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Doctors’ group opposes repealing ’20 percent rule’ for experts in med-mal trials

ANNAPOLIS –Maryland’s main physicians’ organization is urging the House of Delegates to reject Senate-passed legislation that would permit doctors to spend more time testifying as experts in medical malpractice cases.

Senate Bill 30 would repeal a 30-year-old law that limits to 20 percent the amount of a doctor’s professional activities that can be devoted to courtroom testimony and related activities – such as pre-trial preparation – in malpractice cases.

MedChi, The Maryland State Medical Society, has hailed the “20 percent rule” as a hedge against doctors essentially specializing in courtroom testimony and serving as what the group assails as “professional witnesses” for plaintiffs in malpractice cases.

The Maryland Association for Justice, an organization of plaintiffs’ attorneys, endorses repeal of the 20 percent limit.

The Senate passed the repeal measure on a 29-16 vote this month. The House Judiciary Committee is scheduled to hold a hearing on the bill March 28.

Gene Ransom, MedChi’s CEO, sent a tweet Monday urging the group’s members to tell their delegates to oppose SB 30.

“The ’20 Percent Rule’ ensures that parties in a medical malpractice case must use practicing medical professionals rather than witnesses whose main source of income is derived from testifying in medical malpractice cases,” Ransom wrote in a letter accompanying the tweet to members.  “MedChi will try its best to stop this bill from passing in the House. If we fail in the House, MedChi will ask Gov. (Larry) Hogan to veto this legislation.”

But the Maryland Association for Justice stated in written testimony to a Senate panel the 20 percent rule has led to protracted litigation because plaintiffs and defendants have fought over whether a medical expert has spent more than one-fifth of his or her practice on court-related matters.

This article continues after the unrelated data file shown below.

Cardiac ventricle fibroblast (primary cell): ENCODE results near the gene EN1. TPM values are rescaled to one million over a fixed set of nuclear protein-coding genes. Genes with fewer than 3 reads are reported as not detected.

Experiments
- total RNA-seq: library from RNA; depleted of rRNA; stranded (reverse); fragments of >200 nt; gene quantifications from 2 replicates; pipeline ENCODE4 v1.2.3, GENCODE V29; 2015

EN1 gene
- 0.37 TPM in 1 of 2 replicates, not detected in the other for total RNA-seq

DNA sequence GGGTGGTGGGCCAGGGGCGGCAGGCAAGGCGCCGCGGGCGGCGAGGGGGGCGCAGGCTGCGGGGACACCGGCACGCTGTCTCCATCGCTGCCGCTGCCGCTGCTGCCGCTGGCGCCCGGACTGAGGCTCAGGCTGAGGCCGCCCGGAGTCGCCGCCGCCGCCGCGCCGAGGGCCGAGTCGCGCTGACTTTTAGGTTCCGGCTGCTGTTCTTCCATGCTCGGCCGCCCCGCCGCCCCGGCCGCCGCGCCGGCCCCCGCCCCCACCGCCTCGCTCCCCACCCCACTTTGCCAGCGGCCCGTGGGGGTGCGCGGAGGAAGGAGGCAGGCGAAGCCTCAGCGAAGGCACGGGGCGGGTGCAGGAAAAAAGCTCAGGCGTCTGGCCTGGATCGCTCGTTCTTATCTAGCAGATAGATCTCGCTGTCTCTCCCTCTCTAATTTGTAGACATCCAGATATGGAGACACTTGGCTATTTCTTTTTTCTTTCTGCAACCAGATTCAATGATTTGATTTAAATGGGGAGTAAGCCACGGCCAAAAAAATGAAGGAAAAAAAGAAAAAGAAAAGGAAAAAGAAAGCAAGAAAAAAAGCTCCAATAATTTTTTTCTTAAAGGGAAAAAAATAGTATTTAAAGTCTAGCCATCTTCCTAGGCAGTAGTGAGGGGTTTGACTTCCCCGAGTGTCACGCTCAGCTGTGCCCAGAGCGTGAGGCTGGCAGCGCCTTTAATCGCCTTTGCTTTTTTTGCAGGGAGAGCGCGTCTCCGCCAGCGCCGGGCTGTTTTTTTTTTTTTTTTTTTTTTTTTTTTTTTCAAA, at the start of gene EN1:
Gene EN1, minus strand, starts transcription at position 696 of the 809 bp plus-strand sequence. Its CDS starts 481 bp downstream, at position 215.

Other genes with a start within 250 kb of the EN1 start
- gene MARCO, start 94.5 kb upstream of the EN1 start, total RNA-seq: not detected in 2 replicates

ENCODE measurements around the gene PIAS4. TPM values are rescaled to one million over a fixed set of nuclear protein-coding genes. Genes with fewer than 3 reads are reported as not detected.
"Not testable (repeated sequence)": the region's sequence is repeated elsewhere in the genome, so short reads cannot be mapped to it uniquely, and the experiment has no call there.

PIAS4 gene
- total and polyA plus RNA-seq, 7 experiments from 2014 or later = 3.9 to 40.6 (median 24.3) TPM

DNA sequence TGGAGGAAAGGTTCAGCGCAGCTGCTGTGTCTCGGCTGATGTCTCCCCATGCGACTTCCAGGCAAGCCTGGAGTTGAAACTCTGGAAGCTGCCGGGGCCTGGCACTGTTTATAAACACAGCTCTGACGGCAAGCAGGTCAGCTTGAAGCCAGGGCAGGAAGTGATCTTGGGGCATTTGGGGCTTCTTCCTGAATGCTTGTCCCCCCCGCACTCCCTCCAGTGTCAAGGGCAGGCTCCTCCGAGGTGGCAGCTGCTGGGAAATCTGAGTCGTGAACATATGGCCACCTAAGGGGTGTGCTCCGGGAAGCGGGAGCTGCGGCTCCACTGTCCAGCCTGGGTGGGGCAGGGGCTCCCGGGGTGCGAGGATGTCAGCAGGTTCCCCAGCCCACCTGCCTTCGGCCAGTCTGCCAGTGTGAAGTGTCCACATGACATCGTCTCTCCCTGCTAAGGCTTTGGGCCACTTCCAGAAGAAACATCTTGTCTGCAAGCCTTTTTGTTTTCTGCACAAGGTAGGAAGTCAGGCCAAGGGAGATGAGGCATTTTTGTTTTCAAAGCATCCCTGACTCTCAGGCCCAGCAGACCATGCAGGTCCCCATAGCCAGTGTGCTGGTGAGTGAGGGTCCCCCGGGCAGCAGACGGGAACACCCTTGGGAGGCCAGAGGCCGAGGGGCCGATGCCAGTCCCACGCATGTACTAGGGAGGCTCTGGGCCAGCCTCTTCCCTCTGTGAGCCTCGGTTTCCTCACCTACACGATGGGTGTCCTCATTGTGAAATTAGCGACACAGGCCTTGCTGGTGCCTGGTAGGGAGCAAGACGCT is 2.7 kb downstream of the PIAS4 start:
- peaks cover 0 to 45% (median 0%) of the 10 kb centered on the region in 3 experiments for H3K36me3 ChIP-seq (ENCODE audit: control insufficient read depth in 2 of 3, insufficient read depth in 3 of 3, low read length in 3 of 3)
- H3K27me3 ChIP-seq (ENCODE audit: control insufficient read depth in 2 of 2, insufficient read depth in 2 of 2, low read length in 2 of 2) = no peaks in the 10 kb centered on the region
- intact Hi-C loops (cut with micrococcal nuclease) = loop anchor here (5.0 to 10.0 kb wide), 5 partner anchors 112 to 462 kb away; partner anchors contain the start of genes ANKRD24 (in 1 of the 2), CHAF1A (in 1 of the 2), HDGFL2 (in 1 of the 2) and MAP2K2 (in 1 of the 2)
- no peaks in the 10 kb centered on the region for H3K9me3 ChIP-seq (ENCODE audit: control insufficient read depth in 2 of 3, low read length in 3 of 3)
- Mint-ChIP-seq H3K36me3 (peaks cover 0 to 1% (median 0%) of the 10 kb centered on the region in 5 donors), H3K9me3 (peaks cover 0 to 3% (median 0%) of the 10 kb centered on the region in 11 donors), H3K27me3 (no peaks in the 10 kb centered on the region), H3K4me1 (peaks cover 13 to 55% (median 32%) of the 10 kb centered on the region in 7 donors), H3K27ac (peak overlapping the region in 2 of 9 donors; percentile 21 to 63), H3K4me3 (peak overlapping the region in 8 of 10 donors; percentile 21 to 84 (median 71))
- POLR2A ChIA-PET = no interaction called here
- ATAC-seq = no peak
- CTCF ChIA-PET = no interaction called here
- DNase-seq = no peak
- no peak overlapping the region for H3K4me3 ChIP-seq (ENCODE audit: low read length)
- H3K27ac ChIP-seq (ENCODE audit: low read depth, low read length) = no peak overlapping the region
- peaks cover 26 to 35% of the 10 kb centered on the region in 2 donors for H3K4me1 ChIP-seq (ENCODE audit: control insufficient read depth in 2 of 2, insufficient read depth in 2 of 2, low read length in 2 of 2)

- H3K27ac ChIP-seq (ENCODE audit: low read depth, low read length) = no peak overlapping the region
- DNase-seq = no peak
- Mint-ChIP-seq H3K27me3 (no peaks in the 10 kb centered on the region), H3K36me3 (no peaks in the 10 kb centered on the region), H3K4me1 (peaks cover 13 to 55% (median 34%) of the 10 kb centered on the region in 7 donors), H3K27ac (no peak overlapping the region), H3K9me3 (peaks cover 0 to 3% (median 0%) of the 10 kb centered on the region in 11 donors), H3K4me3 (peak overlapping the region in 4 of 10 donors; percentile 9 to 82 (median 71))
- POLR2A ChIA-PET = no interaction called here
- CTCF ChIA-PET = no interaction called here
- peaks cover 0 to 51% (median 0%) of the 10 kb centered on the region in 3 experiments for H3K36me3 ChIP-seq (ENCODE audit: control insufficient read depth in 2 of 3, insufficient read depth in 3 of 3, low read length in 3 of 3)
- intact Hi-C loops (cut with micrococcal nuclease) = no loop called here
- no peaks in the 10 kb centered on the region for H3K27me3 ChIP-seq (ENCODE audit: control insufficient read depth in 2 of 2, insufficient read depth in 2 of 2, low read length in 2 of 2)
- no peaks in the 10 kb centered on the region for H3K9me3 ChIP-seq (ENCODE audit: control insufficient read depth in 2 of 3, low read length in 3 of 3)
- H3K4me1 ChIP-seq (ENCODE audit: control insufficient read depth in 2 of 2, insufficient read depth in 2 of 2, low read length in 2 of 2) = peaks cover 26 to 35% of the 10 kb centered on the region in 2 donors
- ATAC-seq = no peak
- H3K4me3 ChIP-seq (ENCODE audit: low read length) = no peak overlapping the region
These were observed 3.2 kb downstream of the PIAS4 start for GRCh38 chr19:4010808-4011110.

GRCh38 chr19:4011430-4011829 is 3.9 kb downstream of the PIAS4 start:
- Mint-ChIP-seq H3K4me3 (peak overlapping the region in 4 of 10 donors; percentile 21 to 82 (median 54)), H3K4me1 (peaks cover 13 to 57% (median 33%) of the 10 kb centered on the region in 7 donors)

“The 20 percent rule does not reduce the time and expense of malpractice litigation because the issue of whether a doctor satisfies the 20 percent rule can be the focus of hours of expensive discovery, and hours more of valuable time in court,” MAJ told the Senate Judicial Proceedings Committee.

The association added that the 20 percent rule should be repealed in favor of a “rebuttable presumption” that a medical specialist in the field at issue in the case can serve as an expert witness.

Joining MedChi in pressing to defeat the legislation are the Maryland Hospital Association, Johns Hopkins Medicine and Medical Mutual, a liability insurance society that serves doctors and hospitals.

“Medical liability cases are very complex, and an expert should be just that – an expert in the same or similar practice as the defendant in order to provide a meaningful opinion to the trier of fact on the quality and standard of care in question,” Medical Mutual stated in written testimony to the Senate Judicial Proceedings Committee. “Removing the 20 percent rule has the potential to create full-time professional witnesses who have little or no knowledge of the constantly changing and evolving practice of health care. Judges and juries benefit from experts with practical expertise in their field, not from expertise in providing testimony in personal injury actions.”

The Senate committee approved the repeal legislation on a 10-1 vote before sending the bill to the full Senate. Sen. Robert G. Cassilly, R-Harford, was the panel’s sole dissenter.

Sen. Victor R. Ramirez, D-Prince George’s and a committee member, is chief sponsor of SB 30.

Similar repeal legislation was introduced in the Senate last year but died in the Judicial Proceedings Committee without receiving a vote.

The 20 percent rule has applied to all medical-malpractice claims filed after July 1, 1986.

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    Having practiced medical malpractice law as both a plaintiff and defense lawyer in Maryland for the last 20 plus years, I believe there is a fundamental misunderstanding of the 20% rule and its rational for enactment many years ago has not borne itself out in the practice of med mal law in this State.


    According to a published Johns Hopkins study, medical errors are the third leading cause of death in the United States of America . Hospitals and doctors hire highly qualified trial lawyers to defend medical professionals. Certainly those lawyers can cross examine and discredit any expert who is not qualified or biased. The repeal of the 20% would not cause a single additional case to be filed that we would already pursue. But, the repeal of the 20% rule would put the court’s focus on merits of the case and not on litigating an administrative technicality.